“There were no rulings being made,” Bonaventure said of the meeting. “It was simply a presentation. It was really a courtesy of what to expect at future hearings. It’s not testimony; it’s not under oath. It’s simply a presentation. There was no precedent or law created.”
Christopher Lalli, a Clark County assistant district attorney, said there was nothing unethical about the presentations. Kim Murga, the head of the Las Vegas police crime lab, agreed. She said the presentations had been so persuasive over the years that the Justice Court judges actually had voted to approve the latest use of the tests at the meetings.
Judge Bita Yeager, a Justice Court judge since early 2015, said any such vote would be improper and would have no legal power over what evidence can be presented in court.
Yeager, who was at the presentation on the heroin tests, had spent years in the public defender’s office and had never heard of such presentations. She didn’t take issue with the presentation she attended, though, and said judges did not vote at the meeting on heroin tests. If such votes happened in the past, they would have been inappropriate, she said.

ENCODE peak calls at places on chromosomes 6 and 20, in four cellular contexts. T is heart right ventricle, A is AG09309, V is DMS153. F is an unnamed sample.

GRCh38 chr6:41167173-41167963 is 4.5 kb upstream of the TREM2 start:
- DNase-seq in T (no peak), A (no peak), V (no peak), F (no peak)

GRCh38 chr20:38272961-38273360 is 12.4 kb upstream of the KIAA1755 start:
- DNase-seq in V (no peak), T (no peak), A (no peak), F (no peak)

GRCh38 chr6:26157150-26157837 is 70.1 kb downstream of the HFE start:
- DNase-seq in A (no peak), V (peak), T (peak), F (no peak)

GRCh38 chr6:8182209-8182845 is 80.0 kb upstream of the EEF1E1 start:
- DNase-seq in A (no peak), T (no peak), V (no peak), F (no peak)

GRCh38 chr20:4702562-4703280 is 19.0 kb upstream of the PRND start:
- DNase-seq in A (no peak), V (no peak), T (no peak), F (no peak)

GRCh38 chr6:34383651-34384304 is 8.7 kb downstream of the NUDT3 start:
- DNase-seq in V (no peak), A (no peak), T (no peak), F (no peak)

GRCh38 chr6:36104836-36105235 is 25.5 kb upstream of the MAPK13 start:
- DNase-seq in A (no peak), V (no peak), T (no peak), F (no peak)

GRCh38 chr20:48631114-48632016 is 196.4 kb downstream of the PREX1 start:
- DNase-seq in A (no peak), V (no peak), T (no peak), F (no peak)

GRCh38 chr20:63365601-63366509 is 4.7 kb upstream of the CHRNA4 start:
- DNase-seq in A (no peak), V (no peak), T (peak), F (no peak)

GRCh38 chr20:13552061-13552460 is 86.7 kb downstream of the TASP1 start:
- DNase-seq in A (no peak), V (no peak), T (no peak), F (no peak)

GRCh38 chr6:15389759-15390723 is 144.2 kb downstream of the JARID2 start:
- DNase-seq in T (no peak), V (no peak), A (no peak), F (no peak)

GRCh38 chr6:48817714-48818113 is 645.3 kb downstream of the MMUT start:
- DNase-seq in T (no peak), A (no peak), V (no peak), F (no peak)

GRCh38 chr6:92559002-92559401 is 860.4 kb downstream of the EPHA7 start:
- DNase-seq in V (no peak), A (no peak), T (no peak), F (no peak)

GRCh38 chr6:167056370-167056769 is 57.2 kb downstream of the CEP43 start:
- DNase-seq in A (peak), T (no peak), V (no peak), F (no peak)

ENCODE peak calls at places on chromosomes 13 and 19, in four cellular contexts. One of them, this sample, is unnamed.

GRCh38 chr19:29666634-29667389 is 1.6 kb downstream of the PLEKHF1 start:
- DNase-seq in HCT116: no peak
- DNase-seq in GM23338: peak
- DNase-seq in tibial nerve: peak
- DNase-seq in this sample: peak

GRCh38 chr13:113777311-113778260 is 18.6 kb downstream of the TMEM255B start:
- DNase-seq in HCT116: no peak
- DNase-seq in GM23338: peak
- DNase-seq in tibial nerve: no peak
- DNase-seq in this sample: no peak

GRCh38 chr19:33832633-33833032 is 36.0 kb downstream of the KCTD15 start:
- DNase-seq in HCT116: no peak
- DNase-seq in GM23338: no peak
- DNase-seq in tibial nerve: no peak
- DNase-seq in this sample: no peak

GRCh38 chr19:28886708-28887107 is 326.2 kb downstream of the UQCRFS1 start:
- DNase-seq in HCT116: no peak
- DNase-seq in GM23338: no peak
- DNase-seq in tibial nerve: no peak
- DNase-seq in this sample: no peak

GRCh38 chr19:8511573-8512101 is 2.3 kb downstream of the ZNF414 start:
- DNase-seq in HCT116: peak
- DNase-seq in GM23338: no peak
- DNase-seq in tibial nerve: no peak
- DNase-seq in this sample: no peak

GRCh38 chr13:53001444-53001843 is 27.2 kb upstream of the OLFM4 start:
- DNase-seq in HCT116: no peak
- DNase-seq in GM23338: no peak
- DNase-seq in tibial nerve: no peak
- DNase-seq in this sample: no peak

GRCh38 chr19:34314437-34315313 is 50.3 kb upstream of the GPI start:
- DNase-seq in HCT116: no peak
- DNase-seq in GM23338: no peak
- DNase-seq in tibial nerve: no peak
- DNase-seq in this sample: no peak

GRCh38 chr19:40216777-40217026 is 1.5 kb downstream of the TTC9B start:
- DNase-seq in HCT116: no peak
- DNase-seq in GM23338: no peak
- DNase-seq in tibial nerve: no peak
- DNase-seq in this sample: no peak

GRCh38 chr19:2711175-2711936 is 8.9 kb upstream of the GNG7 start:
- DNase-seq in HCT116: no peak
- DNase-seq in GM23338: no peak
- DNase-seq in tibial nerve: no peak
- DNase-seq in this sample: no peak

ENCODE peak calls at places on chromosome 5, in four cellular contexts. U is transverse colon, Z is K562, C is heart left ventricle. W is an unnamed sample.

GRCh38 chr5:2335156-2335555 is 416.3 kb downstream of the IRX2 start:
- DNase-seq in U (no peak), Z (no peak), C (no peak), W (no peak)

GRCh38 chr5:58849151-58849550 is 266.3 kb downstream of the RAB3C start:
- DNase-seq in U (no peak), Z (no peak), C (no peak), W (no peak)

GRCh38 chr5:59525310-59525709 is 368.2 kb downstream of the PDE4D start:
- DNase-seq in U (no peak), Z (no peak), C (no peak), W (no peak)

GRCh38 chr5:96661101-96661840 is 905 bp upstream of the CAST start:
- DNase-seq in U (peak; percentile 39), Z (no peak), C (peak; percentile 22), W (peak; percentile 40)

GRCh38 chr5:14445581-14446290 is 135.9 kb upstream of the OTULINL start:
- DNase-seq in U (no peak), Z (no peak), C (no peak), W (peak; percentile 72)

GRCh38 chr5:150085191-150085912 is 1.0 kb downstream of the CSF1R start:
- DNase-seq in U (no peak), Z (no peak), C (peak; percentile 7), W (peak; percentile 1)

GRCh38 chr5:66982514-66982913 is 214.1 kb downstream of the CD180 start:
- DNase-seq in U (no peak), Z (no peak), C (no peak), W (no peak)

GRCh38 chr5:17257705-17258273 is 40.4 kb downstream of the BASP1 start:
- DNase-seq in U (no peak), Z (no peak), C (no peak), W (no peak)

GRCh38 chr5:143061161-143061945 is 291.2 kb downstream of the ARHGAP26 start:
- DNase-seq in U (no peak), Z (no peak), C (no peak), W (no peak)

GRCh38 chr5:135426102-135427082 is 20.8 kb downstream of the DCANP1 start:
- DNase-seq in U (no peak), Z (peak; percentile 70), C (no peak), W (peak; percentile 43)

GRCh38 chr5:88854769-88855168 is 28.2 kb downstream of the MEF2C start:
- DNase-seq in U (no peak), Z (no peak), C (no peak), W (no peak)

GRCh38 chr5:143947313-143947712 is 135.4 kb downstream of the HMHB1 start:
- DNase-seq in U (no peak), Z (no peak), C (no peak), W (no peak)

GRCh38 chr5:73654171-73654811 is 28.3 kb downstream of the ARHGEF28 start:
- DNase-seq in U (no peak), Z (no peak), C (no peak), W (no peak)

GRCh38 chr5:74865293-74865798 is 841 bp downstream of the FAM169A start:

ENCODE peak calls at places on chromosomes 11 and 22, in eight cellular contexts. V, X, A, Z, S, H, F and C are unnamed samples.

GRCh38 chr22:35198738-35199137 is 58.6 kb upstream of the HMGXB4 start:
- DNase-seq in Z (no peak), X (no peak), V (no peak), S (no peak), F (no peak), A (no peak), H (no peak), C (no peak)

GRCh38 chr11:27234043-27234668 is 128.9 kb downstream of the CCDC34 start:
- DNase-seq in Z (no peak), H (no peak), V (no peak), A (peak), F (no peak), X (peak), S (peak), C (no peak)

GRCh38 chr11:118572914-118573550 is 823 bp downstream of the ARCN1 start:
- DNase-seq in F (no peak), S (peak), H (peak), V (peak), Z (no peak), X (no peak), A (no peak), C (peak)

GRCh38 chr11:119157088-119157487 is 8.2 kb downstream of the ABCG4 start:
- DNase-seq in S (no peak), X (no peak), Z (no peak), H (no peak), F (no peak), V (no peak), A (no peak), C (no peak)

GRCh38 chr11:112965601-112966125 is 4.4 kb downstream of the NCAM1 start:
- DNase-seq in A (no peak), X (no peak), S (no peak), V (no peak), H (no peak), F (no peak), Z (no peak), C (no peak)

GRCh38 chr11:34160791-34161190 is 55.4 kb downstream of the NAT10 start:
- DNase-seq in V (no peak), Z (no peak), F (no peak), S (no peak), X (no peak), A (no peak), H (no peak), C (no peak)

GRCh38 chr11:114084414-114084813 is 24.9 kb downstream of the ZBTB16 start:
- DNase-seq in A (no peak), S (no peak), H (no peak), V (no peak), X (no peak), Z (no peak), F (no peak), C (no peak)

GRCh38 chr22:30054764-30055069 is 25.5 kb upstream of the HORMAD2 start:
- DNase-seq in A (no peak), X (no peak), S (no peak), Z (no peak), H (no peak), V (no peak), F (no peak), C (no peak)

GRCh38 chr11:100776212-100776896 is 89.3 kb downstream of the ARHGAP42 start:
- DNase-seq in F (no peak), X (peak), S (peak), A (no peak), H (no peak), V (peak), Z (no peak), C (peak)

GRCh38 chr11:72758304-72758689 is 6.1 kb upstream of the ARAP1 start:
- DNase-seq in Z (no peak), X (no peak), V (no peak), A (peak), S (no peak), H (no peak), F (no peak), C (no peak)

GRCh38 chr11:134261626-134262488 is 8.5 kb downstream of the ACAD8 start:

Decisions about the propriety of evidence can’t be made informally, she said, adding that “the place to do that would be in court, not at some meeting.”
ProPublica writer Topher Sanders contributed to this report.
ProPublica is an independent, non-profit newsroom that produces investigative journalism in the public interest. Its work focuses on stories with “moral force,” shining a light on the failures of those with power to vindicate the trust placed in them. Since its founding in 2008, ProPublica has won three Pulitzer Prizes, two Emmys and an array of other awards honoring its work with data and digital design. It often partners with local and national print, television and radio news outlets.
This story was produced with the help of staff members at the Las Vegas Review-Journal.